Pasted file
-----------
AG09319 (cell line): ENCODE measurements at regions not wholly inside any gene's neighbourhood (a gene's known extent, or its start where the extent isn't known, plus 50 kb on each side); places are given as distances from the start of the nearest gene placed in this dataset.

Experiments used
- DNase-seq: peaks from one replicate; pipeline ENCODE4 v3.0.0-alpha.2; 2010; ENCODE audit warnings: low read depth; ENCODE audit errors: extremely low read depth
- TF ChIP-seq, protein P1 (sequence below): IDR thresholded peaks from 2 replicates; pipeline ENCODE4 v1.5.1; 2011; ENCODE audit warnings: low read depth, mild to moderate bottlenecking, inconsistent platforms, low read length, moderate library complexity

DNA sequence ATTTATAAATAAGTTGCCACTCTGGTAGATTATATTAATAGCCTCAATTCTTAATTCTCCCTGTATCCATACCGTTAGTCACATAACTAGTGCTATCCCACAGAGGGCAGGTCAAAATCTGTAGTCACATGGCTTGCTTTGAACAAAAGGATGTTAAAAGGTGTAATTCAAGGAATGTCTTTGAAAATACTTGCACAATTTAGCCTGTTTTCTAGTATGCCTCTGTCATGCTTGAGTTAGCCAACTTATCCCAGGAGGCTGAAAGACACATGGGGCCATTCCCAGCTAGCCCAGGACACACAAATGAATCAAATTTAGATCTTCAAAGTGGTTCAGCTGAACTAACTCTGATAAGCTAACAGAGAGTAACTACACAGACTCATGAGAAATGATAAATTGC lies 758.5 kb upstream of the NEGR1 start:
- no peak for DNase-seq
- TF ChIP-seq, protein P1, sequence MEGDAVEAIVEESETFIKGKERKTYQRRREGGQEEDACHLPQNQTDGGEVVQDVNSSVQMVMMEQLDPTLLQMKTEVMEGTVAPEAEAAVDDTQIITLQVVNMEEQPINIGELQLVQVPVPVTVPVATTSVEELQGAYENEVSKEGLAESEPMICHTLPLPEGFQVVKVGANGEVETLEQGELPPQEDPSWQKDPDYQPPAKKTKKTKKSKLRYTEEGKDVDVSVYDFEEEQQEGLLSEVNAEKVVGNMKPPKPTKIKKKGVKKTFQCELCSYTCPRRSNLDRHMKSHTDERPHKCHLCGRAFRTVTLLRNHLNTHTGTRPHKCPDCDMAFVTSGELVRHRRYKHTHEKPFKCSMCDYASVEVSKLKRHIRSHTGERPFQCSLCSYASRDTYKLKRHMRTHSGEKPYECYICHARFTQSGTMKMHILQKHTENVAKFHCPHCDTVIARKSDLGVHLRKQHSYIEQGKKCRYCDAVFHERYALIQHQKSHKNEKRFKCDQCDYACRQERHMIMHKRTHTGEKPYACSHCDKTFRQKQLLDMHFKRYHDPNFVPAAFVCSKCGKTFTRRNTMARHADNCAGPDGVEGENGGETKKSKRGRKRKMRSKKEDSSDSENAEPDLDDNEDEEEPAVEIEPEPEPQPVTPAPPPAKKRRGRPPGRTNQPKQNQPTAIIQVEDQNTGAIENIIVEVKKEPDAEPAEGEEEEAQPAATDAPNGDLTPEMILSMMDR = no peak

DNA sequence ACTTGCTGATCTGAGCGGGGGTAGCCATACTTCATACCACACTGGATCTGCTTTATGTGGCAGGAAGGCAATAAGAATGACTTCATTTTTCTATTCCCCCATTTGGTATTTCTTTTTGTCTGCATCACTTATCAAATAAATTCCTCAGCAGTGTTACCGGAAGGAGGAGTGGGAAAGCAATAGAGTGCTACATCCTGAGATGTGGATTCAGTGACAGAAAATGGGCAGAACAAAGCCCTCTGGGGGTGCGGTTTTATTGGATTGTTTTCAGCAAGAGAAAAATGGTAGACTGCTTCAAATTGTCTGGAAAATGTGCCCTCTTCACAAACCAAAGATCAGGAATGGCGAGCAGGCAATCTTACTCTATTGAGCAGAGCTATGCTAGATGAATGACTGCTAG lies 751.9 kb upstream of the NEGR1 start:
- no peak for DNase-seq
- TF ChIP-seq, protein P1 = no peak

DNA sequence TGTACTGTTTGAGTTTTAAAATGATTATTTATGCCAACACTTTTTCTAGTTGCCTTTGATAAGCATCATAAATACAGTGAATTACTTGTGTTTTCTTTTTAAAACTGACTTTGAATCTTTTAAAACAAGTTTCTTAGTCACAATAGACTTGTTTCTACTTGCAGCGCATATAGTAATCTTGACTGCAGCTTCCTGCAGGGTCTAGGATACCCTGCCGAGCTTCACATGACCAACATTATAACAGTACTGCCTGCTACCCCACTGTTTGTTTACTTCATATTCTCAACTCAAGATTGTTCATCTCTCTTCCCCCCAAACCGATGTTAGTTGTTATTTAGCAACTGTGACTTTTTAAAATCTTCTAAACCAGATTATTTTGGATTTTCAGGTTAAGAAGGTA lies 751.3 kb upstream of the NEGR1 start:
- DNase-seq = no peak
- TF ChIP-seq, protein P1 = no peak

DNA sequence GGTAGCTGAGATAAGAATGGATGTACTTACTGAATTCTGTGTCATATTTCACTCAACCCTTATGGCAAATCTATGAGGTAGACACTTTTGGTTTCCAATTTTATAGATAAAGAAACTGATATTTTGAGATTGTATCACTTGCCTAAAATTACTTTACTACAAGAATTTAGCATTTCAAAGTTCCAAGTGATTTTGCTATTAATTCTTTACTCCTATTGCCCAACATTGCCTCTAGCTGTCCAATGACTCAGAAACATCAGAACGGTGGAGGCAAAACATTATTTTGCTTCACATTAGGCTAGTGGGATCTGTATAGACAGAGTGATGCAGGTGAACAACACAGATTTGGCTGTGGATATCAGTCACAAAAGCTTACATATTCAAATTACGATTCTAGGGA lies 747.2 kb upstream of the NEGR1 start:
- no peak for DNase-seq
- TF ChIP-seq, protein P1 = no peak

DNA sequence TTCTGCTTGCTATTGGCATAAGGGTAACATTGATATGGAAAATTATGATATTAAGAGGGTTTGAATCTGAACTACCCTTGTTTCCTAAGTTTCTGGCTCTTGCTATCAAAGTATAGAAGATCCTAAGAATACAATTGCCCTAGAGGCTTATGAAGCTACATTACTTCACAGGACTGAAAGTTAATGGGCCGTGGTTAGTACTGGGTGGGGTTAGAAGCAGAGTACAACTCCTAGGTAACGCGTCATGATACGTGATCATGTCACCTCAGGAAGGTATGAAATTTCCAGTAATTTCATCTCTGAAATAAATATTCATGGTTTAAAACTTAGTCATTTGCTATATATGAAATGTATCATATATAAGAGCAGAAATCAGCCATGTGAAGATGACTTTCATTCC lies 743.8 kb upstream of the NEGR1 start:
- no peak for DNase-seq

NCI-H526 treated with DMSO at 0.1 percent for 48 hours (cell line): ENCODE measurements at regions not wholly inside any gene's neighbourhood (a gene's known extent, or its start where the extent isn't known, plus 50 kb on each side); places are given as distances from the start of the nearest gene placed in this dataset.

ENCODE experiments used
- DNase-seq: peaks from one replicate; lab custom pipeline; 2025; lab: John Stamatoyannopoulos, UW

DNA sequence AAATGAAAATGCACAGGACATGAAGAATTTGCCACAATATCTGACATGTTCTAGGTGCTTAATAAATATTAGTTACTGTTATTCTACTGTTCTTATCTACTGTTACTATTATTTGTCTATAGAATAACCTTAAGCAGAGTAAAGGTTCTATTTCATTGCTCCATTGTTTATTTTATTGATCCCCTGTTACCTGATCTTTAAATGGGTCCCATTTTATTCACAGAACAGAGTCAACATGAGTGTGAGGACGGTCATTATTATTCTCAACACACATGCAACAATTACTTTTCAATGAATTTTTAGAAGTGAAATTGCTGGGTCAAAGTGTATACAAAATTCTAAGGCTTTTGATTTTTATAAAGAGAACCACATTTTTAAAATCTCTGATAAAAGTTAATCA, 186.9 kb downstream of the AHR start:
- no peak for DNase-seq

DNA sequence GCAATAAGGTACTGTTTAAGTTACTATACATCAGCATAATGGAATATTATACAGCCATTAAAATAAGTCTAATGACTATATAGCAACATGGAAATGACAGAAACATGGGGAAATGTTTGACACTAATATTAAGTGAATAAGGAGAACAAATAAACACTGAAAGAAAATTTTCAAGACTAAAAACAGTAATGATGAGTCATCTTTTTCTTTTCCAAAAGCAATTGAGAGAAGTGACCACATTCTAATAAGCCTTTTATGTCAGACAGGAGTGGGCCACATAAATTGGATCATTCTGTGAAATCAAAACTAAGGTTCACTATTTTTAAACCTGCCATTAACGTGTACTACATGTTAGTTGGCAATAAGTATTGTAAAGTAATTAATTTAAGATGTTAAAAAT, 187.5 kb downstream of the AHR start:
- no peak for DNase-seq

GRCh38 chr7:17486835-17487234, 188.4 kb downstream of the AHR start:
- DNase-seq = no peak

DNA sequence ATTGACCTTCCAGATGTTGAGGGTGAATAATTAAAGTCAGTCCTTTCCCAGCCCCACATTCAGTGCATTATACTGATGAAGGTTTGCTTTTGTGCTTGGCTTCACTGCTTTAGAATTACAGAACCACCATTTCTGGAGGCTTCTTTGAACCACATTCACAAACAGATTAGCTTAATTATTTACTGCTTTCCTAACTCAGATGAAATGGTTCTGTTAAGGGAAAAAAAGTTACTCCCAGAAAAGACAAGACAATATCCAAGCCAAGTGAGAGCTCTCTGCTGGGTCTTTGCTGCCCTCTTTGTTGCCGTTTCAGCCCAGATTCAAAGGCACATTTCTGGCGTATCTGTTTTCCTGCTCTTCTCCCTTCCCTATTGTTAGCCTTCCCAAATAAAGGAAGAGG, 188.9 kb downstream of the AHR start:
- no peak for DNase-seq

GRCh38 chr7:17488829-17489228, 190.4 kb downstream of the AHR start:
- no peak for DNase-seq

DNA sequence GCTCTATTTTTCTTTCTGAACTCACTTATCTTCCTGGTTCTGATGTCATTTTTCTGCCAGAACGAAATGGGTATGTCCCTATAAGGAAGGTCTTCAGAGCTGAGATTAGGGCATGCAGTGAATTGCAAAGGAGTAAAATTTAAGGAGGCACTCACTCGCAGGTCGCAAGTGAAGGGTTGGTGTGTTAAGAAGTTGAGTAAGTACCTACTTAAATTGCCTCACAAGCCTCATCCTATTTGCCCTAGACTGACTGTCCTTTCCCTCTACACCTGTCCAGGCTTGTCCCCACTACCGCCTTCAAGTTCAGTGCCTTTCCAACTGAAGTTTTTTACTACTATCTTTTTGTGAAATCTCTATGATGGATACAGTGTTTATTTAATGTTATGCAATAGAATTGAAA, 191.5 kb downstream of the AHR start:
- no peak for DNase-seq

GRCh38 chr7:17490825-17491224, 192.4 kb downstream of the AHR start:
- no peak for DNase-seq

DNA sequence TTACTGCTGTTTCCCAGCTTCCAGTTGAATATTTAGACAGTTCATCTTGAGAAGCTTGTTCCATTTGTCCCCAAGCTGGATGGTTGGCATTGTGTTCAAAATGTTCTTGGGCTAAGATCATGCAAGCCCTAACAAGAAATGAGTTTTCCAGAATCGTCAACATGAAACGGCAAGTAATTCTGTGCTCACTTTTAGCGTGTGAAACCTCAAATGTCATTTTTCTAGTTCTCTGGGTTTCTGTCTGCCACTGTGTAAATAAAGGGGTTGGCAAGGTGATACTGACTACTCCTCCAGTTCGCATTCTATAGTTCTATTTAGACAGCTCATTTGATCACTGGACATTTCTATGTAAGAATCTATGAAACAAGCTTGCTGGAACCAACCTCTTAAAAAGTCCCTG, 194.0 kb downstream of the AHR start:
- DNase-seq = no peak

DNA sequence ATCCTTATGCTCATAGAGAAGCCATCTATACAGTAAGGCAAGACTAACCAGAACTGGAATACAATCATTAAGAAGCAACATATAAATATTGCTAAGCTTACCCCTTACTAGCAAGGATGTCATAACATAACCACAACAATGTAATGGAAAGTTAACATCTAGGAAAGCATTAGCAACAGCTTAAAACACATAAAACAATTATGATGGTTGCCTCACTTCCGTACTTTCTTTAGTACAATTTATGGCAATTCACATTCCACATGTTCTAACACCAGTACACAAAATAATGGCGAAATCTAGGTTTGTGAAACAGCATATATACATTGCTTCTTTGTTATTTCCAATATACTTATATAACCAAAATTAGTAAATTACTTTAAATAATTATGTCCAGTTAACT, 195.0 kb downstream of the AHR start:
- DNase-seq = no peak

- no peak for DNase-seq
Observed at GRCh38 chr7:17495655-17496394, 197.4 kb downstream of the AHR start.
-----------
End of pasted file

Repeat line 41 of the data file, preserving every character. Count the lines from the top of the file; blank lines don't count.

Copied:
Observed at GRCh38 chr7:17495655-17496394, 197.4 kb downstream of the AHR start.